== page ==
Have you ever encountered the folks who start a sentence at one decibel level and lower it to a whisper as the sentence ends hoping your ear will come closer and closer and closer? The list goes on and on and has been practiced and perfected by both the sexes since times immemorable.

I try not to grin when I nowadays hear stories from teary eyed educated men who lament about how their women bosses make them pick up their children from school, fix the plumbing, do airport duty or even ask their wives to go over to baby sit or cook.

Wednesday, September 2, 2009

Delhi Downpour

It rained in Delhi yesterday. Yes we now that it rains all over India during the Monsoons but we Delhites are fed and pampered by the rest of the country's tax payers and so we do not believe in suffering the rain . The rains filled our hearts, the roads and the drains. It took me two and half hours to get from Delhi to Gurgaon. We whizzed in the rain hoping that we would not land in a caved in road. We gave evil grins to the bikewallahs who were suffering the pelting rain. We leered at the behenjies whose synthetic suits clung to their multiple tyres while they sat on the pillion seat.

In the good old days one ate pakoras during the rains. For some strange reason bengalies also ate khichdi when it rained. Not the regular north Indian pet kharaab khichdi but a much more refined version which was made with as much love as a biryani. However the combination of my back pain and the cycle tyres on my waistline made me instead put on a mindless vcd. My daughter elected for "Aloo Chaat”. The Punjabi phattas which were mumbled through the movie since they all had sexual innuendoes were lost on us. If I caught one, I would pause and explain it to everyone. Ma sat through the film because it was the debut film of some soap opera superstar called Aamna who puts Barbie to shame in her saccharine sweetness.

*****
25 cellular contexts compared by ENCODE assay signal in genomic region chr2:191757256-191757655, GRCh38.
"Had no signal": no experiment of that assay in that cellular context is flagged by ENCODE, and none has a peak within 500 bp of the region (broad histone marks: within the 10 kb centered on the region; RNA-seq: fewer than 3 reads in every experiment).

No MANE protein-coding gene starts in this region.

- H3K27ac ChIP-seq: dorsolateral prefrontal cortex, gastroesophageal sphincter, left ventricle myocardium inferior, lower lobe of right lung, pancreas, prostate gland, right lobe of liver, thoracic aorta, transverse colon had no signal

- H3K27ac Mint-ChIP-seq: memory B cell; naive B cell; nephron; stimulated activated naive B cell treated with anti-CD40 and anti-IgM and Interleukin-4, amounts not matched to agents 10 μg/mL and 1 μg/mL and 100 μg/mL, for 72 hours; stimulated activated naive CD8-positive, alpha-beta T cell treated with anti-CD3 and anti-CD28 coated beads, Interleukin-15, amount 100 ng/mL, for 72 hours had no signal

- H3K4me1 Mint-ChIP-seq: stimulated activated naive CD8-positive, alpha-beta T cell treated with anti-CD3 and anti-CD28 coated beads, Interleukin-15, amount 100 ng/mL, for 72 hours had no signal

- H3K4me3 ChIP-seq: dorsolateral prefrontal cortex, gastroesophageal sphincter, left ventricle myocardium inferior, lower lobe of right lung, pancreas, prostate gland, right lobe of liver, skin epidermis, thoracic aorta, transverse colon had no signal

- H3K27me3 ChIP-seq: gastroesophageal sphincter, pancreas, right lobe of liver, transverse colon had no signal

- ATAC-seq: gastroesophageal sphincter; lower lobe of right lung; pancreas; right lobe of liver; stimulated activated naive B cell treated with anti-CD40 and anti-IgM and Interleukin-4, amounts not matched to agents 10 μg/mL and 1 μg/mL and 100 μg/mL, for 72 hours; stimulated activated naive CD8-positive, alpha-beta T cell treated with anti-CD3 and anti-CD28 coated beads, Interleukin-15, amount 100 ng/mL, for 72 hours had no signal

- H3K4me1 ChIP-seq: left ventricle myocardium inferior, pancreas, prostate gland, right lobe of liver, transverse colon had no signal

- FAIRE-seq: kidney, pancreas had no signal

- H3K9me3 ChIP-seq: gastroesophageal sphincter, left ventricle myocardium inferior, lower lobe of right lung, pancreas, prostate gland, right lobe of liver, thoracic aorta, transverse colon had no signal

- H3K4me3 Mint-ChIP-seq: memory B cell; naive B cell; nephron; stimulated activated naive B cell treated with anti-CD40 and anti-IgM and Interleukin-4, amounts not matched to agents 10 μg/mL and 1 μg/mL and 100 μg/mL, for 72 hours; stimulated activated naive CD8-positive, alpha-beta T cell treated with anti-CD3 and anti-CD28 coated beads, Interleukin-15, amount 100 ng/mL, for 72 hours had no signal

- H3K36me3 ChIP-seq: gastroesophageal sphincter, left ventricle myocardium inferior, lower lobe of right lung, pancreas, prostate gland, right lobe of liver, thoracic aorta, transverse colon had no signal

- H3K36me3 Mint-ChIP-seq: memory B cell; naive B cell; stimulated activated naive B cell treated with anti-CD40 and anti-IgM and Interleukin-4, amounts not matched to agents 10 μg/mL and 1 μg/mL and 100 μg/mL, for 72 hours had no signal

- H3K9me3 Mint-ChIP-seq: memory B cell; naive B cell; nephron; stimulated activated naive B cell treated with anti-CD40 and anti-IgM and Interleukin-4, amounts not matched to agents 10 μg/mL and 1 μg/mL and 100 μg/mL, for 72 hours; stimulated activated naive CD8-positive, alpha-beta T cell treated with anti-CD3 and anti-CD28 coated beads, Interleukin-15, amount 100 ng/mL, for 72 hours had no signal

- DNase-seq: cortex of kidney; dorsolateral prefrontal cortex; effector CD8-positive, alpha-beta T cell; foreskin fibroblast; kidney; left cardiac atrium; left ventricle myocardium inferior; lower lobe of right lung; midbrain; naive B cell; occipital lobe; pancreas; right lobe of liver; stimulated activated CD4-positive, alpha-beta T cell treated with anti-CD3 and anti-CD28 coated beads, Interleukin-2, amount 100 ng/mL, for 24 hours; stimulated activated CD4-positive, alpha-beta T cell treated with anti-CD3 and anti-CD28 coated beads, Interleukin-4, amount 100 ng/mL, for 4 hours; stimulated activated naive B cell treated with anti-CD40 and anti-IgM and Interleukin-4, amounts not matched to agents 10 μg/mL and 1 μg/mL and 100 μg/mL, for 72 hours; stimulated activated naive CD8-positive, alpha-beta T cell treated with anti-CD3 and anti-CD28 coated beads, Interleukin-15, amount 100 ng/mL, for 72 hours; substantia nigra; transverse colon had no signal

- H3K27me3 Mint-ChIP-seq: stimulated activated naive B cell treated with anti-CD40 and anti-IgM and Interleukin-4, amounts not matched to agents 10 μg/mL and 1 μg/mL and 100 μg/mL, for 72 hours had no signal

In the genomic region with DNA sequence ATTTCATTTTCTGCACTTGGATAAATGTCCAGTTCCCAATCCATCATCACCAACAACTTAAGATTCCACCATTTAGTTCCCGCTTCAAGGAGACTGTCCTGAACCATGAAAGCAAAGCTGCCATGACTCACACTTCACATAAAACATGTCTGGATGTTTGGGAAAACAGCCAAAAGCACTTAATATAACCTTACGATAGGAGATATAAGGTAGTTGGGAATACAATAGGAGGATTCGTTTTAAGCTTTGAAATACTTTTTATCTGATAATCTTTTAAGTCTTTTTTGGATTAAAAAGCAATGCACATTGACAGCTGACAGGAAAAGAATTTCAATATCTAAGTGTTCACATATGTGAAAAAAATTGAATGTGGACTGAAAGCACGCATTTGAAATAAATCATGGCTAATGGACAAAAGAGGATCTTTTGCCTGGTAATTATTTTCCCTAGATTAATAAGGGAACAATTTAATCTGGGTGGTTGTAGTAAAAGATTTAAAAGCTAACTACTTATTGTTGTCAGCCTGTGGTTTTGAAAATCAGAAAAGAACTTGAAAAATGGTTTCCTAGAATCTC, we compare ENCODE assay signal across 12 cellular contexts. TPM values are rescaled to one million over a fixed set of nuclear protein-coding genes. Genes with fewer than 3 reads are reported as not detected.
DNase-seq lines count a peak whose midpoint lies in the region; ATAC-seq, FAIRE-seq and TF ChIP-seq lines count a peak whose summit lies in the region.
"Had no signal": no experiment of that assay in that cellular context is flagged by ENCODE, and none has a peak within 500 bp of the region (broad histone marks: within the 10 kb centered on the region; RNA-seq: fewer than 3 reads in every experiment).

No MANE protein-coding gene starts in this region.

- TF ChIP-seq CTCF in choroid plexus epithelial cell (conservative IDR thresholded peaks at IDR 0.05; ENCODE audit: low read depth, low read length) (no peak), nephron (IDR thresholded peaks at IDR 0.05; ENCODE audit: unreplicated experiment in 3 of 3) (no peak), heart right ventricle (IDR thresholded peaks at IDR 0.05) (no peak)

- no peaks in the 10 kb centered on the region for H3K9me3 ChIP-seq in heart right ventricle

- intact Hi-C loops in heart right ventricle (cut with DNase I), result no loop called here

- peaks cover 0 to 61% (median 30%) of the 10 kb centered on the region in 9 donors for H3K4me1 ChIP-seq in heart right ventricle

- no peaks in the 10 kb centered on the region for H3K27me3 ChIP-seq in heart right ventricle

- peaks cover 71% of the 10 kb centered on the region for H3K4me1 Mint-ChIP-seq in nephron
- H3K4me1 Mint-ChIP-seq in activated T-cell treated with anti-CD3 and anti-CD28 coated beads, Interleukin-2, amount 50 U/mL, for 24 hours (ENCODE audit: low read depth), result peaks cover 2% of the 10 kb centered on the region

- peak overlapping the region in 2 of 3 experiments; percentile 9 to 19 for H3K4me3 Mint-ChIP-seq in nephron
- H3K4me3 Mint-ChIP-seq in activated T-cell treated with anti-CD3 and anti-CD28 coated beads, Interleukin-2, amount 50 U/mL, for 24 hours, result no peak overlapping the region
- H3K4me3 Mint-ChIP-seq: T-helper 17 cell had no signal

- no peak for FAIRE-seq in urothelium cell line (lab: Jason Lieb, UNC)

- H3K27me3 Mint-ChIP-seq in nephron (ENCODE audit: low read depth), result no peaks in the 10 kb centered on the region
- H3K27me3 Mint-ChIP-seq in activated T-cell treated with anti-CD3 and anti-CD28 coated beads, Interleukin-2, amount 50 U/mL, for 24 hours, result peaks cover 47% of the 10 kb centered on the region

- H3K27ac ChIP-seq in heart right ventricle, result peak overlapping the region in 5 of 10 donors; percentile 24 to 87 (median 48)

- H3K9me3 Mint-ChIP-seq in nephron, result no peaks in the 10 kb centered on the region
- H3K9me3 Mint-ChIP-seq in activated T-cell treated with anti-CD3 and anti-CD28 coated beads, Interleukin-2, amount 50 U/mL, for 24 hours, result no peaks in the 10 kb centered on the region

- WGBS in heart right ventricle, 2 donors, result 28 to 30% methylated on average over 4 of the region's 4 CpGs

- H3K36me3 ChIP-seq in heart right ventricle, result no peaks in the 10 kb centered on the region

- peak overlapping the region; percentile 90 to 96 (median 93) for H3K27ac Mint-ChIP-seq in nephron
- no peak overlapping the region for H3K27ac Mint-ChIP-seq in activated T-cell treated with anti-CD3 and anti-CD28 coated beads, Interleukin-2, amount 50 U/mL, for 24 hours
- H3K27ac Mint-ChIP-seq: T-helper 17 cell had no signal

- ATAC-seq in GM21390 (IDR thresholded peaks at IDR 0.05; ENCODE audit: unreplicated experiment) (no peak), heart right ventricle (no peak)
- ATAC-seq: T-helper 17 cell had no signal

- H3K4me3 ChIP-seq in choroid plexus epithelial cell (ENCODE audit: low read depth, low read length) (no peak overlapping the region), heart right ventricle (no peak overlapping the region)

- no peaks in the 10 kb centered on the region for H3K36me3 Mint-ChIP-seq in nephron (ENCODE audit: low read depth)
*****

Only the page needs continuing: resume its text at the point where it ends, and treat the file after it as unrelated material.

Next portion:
Daughter got up to insert disc 2 of the vcd and landed in a pool of water. This is karma, laugh at the bikewallahs and god will punish. The balcony adjoining my bedroom was flooded and after reaching the 4 inch marble "dam" that I had stoically put on the door. The water had gushed into the bedroom and was now flowing into the drawing room. This is no indication of how good a movie aloo chaat is as much as the laziness of the household.